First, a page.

Based on his research into the experience of Senior Responsible Owners in implementing Public Service Agreements.
I am writing this article on the back of research I conducted in 2008/9 into the experience of the 27 Senior Responsible Owners (SROs) of Public Service Agreements, (PSA) in the UK, in leading the implementation of these 30 cross cutting priorities of the UK Government. The PSA regime has been discontinued under the administration which took office this year but the lessons are still valid and the need to work across the system without formal authority has not diminished and if anything is becoming more necessary. So it’s a good place
to start understanding what is involved in leading when you can’t compel anyone to do anything.
My research surfaced quite a bit of data on leading without authority which was not a surprise because the ‘agreements’ had been set up to foster a greater spirit of collaboration between government departments. They were intended to make the public services more responsive to the needs of citizens and ensure that important aspects of leading for citizens did not fall between the departmental boundaries. Other reasons were around attempting to harmonise policy tensions; make better use of resources; enhance communications and ultimately a more integrated set of public services.
It may have come as a bit of a shock that the rules of the game were Changed when we weren’t looking and more and more we are being asked to do this thing called ‘leading without authority’. We might as well all be contestants on the apprentice. It may be useful, at this point to step back and examine this phenomenon. Lets ask some questions and suggest some answers: the first question is, what does leading without authority mean and why is it necessary and why now? Second, what is involved? Third, what skills do I need; fourth, what are the leadership challenges? And finally, what support is available and how do I access it?
‘Dan Harris tried unsuccessfully to assert his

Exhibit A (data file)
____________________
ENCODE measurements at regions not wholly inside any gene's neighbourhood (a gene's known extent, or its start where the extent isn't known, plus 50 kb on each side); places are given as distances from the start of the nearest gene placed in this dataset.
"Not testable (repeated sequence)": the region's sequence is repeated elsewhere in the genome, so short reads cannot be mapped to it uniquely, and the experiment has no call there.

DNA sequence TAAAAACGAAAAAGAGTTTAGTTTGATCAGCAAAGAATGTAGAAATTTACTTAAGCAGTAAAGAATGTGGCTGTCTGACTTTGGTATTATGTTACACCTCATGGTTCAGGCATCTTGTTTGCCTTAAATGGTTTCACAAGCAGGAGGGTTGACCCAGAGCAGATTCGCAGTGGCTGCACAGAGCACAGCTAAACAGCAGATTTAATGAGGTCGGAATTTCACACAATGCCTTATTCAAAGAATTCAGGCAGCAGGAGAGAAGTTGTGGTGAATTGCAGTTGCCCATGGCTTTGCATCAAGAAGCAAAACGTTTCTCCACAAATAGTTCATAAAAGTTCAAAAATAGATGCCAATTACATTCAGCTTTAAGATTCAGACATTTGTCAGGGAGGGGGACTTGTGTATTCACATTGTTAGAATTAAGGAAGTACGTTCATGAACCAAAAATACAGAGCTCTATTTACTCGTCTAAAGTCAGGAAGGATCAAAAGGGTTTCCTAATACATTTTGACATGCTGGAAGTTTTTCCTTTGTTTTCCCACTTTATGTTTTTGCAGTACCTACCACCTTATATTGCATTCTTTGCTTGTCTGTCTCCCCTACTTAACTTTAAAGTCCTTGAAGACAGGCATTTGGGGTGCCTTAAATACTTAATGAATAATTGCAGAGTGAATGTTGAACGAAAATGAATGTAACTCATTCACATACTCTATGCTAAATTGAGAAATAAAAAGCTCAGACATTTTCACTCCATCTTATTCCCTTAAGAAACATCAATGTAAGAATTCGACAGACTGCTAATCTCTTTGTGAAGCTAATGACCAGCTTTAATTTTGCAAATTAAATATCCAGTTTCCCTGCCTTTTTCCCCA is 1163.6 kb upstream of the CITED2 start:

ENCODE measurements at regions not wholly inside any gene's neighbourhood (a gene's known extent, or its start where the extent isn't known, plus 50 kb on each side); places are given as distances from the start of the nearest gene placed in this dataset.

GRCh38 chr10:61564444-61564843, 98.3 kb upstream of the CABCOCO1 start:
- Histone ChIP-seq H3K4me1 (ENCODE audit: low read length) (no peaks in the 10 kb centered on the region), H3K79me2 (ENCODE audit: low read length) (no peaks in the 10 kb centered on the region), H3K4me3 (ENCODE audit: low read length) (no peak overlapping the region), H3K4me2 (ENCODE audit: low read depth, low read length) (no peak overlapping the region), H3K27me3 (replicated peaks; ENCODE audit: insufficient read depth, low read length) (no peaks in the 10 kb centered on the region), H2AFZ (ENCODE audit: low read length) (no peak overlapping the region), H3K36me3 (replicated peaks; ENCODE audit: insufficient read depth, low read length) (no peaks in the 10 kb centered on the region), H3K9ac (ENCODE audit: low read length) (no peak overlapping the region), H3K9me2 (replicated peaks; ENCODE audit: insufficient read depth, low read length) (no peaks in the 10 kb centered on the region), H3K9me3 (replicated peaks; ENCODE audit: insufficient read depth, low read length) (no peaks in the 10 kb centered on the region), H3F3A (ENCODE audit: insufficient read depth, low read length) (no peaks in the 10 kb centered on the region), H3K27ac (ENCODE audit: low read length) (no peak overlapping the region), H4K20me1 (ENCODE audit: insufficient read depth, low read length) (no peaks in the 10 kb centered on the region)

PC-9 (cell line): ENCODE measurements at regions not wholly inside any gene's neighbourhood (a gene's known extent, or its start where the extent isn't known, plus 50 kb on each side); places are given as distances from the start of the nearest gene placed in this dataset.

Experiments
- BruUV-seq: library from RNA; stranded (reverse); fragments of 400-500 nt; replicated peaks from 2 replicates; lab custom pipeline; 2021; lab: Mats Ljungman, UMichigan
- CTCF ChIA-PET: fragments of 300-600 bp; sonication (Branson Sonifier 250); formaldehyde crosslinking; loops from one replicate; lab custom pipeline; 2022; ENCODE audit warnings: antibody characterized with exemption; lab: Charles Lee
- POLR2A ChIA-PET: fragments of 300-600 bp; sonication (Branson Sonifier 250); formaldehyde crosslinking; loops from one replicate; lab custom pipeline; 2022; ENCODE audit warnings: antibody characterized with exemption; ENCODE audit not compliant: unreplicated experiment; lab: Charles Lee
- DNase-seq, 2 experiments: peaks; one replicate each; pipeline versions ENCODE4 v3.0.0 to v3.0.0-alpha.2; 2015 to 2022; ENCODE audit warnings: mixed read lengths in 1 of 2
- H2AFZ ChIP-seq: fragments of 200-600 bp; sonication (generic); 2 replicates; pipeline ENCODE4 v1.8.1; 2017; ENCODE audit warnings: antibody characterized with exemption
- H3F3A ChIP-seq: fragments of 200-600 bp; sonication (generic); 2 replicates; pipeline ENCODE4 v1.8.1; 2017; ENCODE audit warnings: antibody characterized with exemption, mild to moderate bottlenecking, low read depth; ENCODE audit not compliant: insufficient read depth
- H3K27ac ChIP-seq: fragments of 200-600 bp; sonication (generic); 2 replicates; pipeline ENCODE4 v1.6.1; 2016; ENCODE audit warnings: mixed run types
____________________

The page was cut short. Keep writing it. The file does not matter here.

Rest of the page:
authority in a desperate attempt to show the other contestants who was ‘boss’ in the first episode of series six of The Apprentice’
The rest of this presentation focuses on what I found out with regard to the experience of how the SROs attempted to work across their organisational boundaries and what that meant in terms of how they led when in reality, and to put it crudely, some of the people that they needed to work for did not necessarily even knew who they were or
why they should have a conversation with them. That at it’s most basic is what powerlessness means.
1. What does ‘leading without authority’ mean; why is it necessary and why now?
Traditionally, leaders had a range of options that they could use to get things done; in our mechanistic language they are often called power levers: power levers are, for example, money, status, rules, regulations, standing orders, reward, sanctions etc. what we also call hard power. The new rules require you to use abandon these and start doing ‘soft power’.
Using soft power requires you to abandon all notions of being able to make anyone do anything simply on your say so. It requires you to acknowledge your ‘powerlessness’ in the circumstances and to make a fundamental shift in the way you engage with people. A fundamental shift In the way you get them to do things for you.
Using soft power requires you
to abandon all notions of being able to make anyone do anything, simply on your say so.
The shift is being experienced by those who work in what is called ‘matrix’ arrangements or matrix management. I should point out that there are variations of what this means in practical terms but to a large extent it means working with other people to achieve an outcome in many instances where there is no designated leader of the task or where there is a designated leader the team members have no direct line relationship with that